International winners of the Most Innovative Knowledge Enterprise (MIKE) awards will be in the spotlight at CII’s annual knowledge summit next week. They will share their insights on knowledge excellence on July 6-8, at CII Global Knowledge Virtual Summit 2020: Knowledge in the Age of Artificial Intelligence.
YourStory is the media partner for the event and moderator of the MIKE winners’ panel. See our seven-part preview article series, which includes Knowledge Leadership, KM in the Age of AI, Gamification, Knowledge Sharing in the COVID-19 Era, and Eye on AI.
MIKE 2019 winners include Afcons Infrastructure, Architectural Services Department (Hong Kong), BINUS University (Indonesia), Sinopec, Cognizant Technology Solutions, Mobarakeh Steel Company, NKE, Petroleum Development Oman, Tata Chemicals, and Wipro. The two Most Outstanding Winners of the Global MIKE Awards 2019 are EY and Infosys.
Winner scores are based on eight parameters: empowerment of knowledge workers, transformative leadership, user experience, knowledge networks, innovative culture, knowledge-based offerings, knowledge creation processes, and creative spaces.
Business leaders from 10 of these companies will be speaking at the CII Summit – including Hariharan Mathrubutham, Vice President for Knowledge Management and Delivery Excellence at Cognizant. He is responsible for promoting, quality, benchmarking, platforms, and metrics at the global digital services firm.
Hariharan graduated from NIT Durgapur and BITS Pilani, and has over 29 years of experience in both software and systems engineering. He has a range of certifications and training in data analytics and change management. He is active in technical committees for international standards development, and a steering committee member of SPIN Chennai.
He joins us in this exclusive interview on KM, AI, and innovation at Cognizant. He also shares tips and advice for businesses embarking on knowledge strategies.
Edited excerpts below:
Hariharan Mathrubutham [HM: Cognizant has benefited from KM at three broad levels.
Project and delivery teams: The biggest impact of KM in delivery is in helping projects reduce their cost of delivery through reuse of accelerators (products, solutions, tools, utilities, code snippets, components, automation). The other impact is on product and service quality through the adoption of best practices (tools, risk management, standards, golden samples) recommended by the KM system.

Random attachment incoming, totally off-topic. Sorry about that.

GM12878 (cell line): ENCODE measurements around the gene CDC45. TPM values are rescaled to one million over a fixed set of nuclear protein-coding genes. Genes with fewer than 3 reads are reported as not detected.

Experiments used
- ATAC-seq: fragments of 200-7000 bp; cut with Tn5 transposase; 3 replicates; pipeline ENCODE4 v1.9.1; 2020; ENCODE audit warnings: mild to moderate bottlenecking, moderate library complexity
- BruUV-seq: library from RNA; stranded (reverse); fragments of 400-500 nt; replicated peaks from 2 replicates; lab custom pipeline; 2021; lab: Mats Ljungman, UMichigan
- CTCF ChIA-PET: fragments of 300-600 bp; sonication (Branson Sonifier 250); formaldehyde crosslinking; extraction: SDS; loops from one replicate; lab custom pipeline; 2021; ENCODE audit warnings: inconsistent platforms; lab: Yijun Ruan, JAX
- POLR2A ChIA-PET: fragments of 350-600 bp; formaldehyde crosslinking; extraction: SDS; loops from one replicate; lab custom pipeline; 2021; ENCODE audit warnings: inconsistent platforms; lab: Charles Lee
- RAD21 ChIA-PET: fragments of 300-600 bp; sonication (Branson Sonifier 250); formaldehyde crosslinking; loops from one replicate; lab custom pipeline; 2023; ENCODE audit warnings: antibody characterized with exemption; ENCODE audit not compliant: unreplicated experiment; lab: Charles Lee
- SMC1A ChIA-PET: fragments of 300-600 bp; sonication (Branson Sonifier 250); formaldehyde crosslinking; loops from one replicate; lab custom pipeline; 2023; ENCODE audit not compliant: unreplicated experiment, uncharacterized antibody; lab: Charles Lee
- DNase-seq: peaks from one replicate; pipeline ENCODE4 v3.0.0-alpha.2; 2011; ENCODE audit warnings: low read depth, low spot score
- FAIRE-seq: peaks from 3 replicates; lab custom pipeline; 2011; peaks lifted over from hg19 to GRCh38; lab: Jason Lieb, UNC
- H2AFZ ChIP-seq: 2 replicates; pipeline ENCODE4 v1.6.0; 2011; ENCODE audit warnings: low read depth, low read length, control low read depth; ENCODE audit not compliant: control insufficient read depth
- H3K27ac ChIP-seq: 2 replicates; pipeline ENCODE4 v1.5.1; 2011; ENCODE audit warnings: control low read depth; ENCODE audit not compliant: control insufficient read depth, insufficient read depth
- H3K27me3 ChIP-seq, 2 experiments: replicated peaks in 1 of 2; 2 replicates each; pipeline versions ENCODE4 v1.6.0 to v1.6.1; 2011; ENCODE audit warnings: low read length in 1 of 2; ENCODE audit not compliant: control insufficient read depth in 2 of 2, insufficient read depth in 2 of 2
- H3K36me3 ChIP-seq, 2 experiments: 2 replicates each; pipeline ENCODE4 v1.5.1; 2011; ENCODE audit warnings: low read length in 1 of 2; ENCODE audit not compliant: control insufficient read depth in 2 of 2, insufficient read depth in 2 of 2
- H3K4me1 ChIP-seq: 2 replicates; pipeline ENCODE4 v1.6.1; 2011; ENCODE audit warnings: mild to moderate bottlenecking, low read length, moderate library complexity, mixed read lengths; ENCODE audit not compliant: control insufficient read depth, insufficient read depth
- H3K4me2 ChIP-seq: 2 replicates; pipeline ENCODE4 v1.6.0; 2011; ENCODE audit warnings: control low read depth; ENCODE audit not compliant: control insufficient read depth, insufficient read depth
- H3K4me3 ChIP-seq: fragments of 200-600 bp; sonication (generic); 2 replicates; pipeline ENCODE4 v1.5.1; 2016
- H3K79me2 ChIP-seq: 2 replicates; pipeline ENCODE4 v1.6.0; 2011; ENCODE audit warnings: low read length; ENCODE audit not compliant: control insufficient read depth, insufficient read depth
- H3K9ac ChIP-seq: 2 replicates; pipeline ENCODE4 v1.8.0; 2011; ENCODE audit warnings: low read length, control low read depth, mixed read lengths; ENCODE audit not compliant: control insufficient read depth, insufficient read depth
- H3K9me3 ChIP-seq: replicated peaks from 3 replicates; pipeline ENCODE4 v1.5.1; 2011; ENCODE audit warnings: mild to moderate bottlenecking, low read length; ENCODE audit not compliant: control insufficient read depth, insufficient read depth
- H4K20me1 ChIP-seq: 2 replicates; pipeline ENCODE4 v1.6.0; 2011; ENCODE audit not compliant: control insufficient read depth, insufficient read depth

Individual associates: Easy access to quality content through the enterprise KM portal has enabled continuous learning and updation of their knowledge and skills. The usage of tools and frameworks has increased their productivity.
Sales/Commercial teams: KM has enabled sales teams to propose best-of-breed solutions to customers by providing them seamless access to the collective experience and knowledge of the organisation through the enterprise KM portal. From a bid team perspective, KM has helped reduce time and effort for creating a proposal or solution, and also improved their win ratio.
HM: Digital, cloud, analytics, automation, and AI are key areas of focus in Cognizant, especially for KM. There are many recent examples of how we have leveraged AI for KM.
Personalisation: Our enterprise KM portal clocks one million visits and half a million downloads on an average every month. We leveraged this huge usage data and employed AI to understand the patterns of usage by our associates. A prediction model was developed, and we have now implemented this in the form of a content recommendation engine.
Based on the user persona, this engine will recommend matching content from across various knowledge databases. Associates now get quality and relevant content suitable for their needs. We refresh the AI model every month based on new usage data.
Semantic search: We leveraged AI algorithms to improve our search efficiency. One such implementation was the feature of semantic search, where the AI engine would bring similar or related words for the keyword that the user provides in the search box from the content of the documents uploaded in the KM portal. This greatly reduced the time for users to search and enhanced user experience and learning.
Risk management: One of the critical areas of focus for a project manager is risks. Being a 26+ year company, and having a huge database of risks and mitigations logged by thousands of projects, we wanted to leverage this experience to help new projects manage risks.
We used AI to develop a model, and auto-recommended risks and mitigations to a new project based on the learnings from similar projects. This has helped project managers do effective risk management planning, and helped Cognizant to achieve the goal of zero surprise escalation in projects.
HM: Communities of Practice (CoPs) are established in Cognizant at three broad levels:
Internal CoPs: There are hundreds of communities within Cognizant initiated by various business units and teams to enable the exchange of knowledge and find resolutions to problems. Some teams leverage such communities to crowdsource ideas for a specific business or customer needs.